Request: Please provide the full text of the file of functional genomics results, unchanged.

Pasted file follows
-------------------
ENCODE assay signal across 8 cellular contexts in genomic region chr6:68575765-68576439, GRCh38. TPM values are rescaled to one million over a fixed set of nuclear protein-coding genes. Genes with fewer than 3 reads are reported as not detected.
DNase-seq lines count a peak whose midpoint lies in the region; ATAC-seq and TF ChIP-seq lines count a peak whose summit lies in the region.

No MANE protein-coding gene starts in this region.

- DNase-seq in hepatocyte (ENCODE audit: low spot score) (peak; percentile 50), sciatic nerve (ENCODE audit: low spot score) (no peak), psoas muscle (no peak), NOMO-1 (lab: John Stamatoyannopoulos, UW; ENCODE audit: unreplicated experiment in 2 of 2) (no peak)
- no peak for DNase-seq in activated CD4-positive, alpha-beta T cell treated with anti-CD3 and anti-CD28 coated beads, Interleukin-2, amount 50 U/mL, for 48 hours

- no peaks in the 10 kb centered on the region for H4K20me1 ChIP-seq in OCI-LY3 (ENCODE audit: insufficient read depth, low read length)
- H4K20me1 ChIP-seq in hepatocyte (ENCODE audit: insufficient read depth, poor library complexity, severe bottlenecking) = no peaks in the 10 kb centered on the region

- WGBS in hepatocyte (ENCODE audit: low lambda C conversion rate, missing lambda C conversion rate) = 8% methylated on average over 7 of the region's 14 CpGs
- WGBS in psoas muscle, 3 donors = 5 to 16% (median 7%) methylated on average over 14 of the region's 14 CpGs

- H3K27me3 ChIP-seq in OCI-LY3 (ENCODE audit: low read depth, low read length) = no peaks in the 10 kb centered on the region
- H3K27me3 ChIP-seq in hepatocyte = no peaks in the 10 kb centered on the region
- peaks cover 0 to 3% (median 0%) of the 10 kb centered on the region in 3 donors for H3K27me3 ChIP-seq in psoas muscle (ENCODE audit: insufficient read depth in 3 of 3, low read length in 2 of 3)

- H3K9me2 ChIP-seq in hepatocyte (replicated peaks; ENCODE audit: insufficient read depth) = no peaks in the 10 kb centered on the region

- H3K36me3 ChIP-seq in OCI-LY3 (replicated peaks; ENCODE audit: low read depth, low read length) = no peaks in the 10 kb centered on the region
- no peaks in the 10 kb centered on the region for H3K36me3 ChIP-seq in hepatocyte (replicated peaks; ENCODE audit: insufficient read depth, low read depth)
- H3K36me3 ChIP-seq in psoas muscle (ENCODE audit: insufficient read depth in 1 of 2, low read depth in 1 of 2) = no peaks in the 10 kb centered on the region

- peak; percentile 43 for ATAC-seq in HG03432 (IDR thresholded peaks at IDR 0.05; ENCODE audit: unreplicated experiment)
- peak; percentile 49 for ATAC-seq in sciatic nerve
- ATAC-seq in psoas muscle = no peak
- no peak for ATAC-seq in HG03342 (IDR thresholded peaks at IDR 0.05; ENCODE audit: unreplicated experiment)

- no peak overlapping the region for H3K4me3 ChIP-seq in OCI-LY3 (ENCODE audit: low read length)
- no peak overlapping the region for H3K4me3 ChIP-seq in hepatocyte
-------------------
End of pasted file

ENCODE assay signal across 8 cellular contexts in genomic region chr6:68575765-68576439, GRCh38. TPM values are rescaled to one million over a fixed set of nuclear protein-coding genes. Genes with fewer than 3 reads are reported as not detected.
DNase-seq lines count a peak whose midpoint lies in the region; ATAC-seq and TF ChIP-seq lines count a peak whose summit lies in the region.

No MANE protein-coding gene starts in this region.

- DNase-seq in hepatocyte (ENCODE audit: low spot score) (peak; percentile 50), sciatic nerve (ENCODE audit: low spot score) (no peak), psoas muscle (no peak), NOMO-1 (lab: John Stamatoyannopoulos, UW; ENCODE audit: unreplicated experiment in 2 of 2) (no peak)
- no peak for DNase-seq in activated CD4-positive, alpha-beta T cell treated with anti-CD3 and anti-CD28 coated beads, Interleukin-2, amount 50 U/mL, for 48 hours

- no peaks in the 10 kb centered on the region for H4K20me1 ChIP-seq in OCI-LY3 (ENCODE audit: insufficient read depth, low read length)
- H4K20me1 ChIP-seq in hepatocyte (ENCODE audit: insufficient read depth, poor library complexity, severe bottlenecking) = no peaks in the 10 kb centered on the region

- WGBS in hepatocyte (ENCODE audit: low lambda C conversion rate, missing lambda C conversion rate) = 8% methylated on average over 7 of the region's 14 CpGs
- WGBS in psoas muscle, 3 donors = 5 to 16% (median 7%) methylated on average over 14 of the region's 14 CpGs

- H3K27me3 ChIP-seq in OCI-LY3 (ENCODE audit: low read depth, low read length) = no peaks in the 10 kb centered on the region
- H3K27me3 ChIP-seq in hepatocyte = no peaks in the 10 kb centered on the region
- peaks cover 0 to 3% (median 0%) of the 10 kb centered on the region in 3 donors for H3K27me3 ChIP-seq in psoas muscle (ENCODE audit: insufficient read depth in 3 of 3, low read length in 2 of 3)

- H3K9me2 ChIP-seq in hepatocyte (replicated peaks; ENCODE audit: insufficient read depth) = no peaks in the 10 kb centered on the region

- H3K36me3 ChIP-seq in OCI-LY3 (replicated peaks; ENCODE audit: low read depth, low read length) = no peaks in the 10 kb centered on the region
- no peaks in the 10 kb centered on the region for H3K36me3 ChIP-seq in hepatocyte (replicated peaks; ENCODE audit: insufficient read depth, low read depth)
- H3K36me3 ChIP-seq in psoas muscle (ENCODE audit: insufficient read depth in 1 of 2, low read depth in 1 of 2) = no peaks in the 10 kb centered on the region

- peak; percentile 43 for ATAC-seq in HG03432 (IDR thresholded peaks at IDR 0.05; ENCODE audit: unreplicated experiment)
- peak; percentile 49 for ATAC-seq in sciatic nerve
- ATAC-seq in psoas muscle = no peak
- no peak for ATAC-seq in HG03342 (IDR thresholded peaks at IDR 0.05; ENCODE audit: unreplicated experiment)

- no peak overlapping the region for H3K4me3 ChIP-seq in OCI-LY3 (ENCODE audit: low read length)
- no peak overlapping the region for H3K4me3 ChIP-seq in hepatocyte